Liver transplant is a life-saving treatment with 1-year and 5-year survival rates of 90% and 70%, respectively. However, organ demand continues to exceed supply, such that many patients will die waiting for an available organ. This article reviews for the general gastroenterologist the latest developments in the field to reduce waiting list mortality and maximise utilisation of available organs. The main areas covered include legislative changes in organ donation and the new ‘opt-out’ systems being rolled out in the UK, normothermic machine perfusion to optimise marginal grafts, a new national allocation system to maximise benefit from each organ and developments in patient ‘prehabilitation’ before listing. Current areas of research interest, such as immunosuppression withdrawal, are also summarised.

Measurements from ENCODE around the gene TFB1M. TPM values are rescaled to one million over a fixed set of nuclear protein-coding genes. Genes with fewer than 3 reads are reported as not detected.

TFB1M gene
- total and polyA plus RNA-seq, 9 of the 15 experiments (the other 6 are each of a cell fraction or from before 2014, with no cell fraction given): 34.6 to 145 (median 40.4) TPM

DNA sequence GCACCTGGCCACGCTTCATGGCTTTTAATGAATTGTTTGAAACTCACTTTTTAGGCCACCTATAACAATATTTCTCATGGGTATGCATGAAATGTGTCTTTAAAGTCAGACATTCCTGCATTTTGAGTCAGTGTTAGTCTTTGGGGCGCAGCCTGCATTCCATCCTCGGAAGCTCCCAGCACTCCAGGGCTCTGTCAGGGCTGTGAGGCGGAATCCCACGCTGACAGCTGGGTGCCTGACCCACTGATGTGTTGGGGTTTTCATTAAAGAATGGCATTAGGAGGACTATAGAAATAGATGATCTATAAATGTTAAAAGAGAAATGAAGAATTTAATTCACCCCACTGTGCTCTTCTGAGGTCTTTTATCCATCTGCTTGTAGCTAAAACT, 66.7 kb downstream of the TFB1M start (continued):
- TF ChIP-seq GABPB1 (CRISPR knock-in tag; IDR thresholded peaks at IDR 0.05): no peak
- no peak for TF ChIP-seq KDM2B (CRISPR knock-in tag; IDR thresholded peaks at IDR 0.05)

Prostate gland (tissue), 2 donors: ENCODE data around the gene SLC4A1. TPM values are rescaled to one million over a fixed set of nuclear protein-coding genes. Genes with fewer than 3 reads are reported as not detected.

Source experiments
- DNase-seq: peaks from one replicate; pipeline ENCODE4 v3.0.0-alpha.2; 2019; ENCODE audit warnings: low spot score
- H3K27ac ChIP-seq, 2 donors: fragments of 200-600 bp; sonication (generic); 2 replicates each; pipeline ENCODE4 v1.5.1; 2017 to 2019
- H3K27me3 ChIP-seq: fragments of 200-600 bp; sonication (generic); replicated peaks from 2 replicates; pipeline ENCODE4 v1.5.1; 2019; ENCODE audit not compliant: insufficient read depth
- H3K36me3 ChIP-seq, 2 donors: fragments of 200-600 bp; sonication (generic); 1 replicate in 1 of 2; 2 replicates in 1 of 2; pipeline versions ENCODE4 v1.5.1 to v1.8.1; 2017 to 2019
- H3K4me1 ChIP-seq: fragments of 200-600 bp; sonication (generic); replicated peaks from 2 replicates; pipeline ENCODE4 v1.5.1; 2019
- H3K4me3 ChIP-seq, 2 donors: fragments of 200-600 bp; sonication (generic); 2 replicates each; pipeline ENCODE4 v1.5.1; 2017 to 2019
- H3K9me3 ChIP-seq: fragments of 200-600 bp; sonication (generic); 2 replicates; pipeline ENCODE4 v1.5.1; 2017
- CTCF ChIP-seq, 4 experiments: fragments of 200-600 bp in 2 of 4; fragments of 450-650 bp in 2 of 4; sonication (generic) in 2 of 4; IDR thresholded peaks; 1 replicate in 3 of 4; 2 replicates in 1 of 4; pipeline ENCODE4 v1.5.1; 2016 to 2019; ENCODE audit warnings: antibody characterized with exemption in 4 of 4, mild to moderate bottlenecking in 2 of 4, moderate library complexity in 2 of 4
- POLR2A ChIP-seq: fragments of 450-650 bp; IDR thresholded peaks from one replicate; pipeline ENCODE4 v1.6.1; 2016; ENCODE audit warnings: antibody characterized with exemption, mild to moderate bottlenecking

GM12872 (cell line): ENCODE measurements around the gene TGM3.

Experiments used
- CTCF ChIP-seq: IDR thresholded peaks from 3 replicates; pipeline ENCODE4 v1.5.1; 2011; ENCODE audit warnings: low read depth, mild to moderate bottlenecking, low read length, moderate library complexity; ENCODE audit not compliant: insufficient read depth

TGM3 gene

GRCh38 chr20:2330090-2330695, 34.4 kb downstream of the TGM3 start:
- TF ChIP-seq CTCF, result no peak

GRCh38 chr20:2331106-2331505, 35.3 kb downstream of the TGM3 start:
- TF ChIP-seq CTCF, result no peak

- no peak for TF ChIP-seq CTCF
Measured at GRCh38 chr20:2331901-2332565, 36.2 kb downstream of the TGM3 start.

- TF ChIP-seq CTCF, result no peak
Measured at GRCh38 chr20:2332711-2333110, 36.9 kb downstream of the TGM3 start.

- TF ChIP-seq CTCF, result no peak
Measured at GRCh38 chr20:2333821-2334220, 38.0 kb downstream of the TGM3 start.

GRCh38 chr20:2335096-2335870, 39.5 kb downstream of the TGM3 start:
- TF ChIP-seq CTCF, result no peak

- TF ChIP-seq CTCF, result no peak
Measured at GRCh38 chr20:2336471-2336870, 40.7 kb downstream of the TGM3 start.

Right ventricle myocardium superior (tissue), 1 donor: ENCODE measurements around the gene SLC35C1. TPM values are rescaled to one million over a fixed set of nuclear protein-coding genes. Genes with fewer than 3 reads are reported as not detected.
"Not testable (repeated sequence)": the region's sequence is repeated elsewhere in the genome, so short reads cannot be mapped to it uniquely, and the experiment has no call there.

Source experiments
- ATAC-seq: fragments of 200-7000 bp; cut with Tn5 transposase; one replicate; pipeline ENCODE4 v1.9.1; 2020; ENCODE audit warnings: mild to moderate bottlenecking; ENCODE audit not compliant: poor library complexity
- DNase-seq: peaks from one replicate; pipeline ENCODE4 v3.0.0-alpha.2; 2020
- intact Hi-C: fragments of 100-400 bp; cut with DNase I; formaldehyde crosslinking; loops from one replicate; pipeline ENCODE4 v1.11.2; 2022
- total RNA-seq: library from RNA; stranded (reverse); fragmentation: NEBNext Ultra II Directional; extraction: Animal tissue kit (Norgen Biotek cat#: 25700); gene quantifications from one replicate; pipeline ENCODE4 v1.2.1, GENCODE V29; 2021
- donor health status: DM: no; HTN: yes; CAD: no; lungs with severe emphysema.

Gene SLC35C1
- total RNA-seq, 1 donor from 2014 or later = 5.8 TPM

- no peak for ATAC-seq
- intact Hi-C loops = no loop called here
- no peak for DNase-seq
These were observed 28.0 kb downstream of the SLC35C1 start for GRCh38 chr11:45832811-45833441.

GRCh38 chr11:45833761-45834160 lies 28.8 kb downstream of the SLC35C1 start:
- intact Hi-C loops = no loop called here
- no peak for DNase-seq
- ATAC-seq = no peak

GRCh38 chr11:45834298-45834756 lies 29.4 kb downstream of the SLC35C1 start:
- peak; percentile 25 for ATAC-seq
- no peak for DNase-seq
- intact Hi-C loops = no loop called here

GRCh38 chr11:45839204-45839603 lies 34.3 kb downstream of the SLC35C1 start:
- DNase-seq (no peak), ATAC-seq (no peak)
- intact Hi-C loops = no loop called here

- liver transplantation
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NTB and JBM contributed equally.
Contributors RW planned the layout of the manuscript and reviewed/edited the contributions made form co authors. NTB wrote the section on patient optimisation. JM wrote the section on organ procurement and immunosuppression. DN wrote the section on machine perfusion. JP reviewed the final manuscript and provided comments.
Funding The authors have not declared a specific grant for this research from any funding agency in the public, commercial or not-for-profit sectors.
Competing interests None declared.
Provenance and peer review Commissioned; externally peer reviewed.
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